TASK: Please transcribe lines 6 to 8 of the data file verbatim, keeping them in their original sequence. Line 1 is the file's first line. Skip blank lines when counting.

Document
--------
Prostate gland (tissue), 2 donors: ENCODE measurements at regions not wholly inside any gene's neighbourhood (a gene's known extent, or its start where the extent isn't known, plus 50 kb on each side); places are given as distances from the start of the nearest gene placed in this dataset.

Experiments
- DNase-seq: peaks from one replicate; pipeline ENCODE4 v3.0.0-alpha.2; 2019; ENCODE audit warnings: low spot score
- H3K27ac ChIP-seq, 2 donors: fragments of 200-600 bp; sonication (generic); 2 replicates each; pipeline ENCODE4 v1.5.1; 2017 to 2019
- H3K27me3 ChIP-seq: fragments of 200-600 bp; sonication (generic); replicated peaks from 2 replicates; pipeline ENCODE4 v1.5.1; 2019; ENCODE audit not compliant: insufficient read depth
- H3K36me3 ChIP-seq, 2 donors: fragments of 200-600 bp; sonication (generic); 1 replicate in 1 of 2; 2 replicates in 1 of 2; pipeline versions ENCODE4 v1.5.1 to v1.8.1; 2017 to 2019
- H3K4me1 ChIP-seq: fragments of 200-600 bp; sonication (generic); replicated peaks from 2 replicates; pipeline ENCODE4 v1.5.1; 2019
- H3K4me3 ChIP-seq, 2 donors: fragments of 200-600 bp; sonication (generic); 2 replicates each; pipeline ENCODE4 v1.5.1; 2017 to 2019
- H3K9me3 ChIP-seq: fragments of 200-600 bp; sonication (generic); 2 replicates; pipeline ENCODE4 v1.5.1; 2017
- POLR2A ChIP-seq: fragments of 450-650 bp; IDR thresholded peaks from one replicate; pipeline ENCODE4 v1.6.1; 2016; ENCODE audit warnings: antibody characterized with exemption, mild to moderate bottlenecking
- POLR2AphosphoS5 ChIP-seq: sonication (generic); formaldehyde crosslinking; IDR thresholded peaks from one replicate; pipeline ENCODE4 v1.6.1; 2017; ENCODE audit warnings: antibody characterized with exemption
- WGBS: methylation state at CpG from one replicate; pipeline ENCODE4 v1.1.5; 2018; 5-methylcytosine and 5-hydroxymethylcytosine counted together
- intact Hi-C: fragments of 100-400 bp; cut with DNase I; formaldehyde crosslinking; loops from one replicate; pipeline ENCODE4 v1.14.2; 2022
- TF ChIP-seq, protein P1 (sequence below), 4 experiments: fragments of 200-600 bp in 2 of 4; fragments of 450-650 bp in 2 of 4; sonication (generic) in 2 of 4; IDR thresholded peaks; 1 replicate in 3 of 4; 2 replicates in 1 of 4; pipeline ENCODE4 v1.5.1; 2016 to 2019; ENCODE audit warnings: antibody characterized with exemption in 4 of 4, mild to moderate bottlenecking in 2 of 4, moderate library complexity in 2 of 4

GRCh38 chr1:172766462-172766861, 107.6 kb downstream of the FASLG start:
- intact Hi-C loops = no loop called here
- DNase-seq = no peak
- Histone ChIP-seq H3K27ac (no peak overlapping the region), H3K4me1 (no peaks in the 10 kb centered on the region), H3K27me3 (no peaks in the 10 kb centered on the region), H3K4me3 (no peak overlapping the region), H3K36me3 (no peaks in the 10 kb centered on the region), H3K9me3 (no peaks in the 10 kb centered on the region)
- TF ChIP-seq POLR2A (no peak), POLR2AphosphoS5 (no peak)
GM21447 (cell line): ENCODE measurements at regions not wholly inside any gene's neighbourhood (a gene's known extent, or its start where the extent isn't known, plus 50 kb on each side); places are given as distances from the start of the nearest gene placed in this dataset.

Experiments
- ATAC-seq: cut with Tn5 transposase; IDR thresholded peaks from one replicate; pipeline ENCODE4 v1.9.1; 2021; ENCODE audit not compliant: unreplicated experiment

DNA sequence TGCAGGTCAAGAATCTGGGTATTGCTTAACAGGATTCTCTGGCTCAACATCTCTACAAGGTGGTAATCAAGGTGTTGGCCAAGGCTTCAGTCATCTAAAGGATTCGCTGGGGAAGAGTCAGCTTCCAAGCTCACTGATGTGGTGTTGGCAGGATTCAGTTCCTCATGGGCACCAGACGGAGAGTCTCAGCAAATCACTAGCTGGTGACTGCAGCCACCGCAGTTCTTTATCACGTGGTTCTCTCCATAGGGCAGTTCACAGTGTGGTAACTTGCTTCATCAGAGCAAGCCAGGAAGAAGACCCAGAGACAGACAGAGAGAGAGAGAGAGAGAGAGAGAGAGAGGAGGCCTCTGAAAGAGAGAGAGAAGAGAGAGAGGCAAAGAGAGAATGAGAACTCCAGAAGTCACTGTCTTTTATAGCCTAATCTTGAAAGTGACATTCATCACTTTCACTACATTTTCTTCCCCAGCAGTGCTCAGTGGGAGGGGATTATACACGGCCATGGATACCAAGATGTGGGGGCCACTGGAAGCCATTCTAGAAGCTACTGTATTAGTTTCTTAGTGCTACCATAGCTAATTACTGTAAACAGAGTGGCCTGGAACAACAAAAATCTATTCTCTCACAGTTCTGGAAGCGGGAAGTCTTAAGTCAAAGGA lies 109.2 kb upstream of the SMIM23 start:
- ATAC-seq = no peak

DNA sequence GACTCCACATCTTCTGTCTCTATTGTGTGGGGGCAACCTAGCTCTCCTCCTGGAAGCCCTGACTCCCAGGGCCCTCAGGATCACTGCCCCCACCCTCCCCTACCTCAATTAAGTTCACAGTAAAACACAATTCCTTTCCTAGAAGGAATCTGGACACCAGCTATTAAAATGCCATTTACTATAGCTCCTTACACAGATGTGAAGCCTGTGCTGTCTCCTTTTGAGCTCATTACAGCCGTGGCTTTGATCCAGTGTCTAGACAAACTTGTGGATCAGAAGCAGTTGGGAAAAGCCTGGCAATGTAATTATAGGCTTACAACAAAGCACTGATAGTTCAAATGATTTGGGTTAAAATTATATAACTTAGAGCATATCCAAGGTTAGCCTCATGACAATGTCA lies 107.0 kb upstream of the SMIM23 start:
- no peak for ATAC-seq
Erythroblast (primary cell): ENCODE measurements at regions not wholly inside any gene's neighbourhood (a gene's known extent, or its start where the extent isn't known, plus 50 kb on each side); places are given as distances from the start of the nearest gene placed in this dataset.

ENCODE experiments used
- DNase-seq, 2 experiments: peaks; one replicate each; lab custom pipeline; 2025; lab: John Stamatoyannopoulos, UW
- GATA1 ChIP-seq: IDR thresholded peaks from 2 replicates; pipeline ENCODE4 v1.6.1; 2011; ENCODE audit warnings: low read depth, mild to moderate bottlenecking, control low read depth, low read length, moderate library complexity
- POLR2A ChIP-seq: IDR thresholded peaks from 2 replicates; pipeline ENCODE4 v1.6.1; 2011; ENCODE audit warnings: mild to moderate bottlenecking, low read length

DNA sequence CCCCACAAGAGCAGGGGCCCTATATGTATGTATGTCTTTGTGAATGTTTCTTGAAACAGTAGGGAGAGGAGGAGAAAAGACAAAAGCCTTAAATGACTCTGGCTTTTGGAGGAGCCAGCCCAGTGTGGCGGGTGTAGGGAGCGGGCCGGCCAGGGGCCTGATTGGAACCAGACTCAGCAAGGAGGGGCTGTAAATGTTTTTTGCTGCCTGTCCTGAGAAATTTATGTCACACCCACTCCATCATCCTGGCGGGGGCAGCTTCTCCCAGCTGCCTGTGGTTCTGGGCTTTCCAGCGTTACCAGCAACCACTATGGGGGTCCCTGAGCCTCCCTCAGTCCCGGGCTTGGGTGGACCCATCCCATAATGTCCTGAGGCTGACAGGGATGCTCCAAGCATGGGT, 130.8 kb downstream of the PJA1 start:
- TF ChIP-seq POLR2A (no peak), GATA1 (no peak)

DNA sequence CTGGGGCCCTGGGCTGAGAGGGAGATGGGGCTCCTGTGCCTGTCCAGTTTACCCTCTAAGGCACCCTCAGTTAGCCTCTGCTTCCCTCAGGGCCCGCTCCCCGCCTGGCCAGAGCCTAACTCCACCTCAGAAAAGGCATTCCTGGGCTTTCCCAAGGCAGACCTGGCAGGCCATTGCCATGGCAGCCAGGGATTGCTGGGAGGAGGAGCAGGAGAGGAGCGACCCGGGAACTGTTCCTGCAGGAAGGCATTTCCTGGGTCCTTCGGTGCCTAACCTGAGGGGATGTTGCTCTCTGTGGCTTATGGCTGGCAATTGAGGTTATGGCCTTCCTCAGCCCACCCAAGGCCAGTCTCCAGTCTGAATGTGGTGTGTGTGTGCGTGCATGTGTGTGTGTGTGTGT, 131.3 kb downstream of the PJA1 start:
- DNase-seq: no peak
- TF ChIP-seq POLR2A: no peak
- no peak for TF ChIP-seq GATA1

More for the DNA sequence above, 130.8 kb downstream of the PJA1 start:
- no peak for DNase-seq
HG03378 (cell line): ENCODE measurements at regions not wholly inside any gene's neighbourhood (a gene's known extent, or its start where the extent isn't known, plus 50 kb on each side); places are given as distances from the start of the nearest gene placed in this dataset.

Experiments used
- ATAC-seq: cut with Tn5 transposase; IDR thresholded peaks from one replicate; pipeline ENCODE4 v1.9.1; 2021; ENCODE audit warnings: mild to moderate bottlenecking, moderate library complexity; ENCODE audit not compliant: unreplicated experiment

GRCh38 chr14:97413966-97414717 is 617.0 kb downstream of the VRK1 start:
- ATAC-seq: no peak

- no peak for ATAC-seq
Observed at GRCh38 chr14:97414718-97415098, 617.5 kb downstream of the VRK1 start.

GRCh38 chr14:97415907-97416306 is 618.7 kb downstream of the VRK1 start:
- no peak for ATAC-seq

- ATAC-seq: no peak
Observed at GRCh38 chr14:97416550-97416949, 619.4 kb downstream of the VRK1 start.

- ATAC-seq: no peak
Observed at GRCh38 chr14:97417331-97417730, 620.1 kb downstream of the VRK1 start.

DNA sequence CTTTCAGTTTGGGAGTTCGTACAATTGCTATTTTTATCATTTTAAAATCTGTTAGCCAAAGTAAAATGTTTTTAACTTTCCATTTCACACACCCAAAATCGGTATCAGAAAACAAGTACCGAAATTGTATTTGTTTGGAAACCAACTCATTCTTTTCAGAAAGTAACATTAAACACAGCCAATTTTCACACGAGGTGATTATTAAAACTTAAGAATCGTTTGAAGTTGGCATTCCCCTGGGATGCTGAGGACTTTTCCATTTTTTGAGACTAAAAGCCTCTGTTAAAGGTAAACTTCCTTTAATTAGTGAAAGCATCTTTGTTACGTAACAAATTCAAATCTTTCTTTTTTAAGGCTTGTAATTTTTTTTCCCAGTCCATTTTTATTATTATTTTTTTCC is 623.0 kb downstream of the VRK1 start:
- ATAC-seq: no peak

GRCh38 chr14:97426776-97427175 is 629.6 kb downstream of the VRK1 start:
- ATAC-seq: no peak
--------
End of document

- H3K36me3 ChIP-seq, 2 donors: fragments of 200-600 bp; sonication (generic); 1 replicate in 1 of 2; 2 replicates in 1 of 2; pipeline versions ENCODE4 v1.5.1 to v1.8.1; 2017 to 2019
- H3K4me1 ChIP-seq: fragments of 200-600 bp; sonication (generic); replicated peaks from 2 replicates; pipeline ENCODE4 v1.5.1; 2019
- H3K4me3 ChIP-seq, 2 donors: fragments of 200-600 bp; sonication (generic); 2 replicates each; pipeline ENCODE4 v1.5.1; 2017 to 2019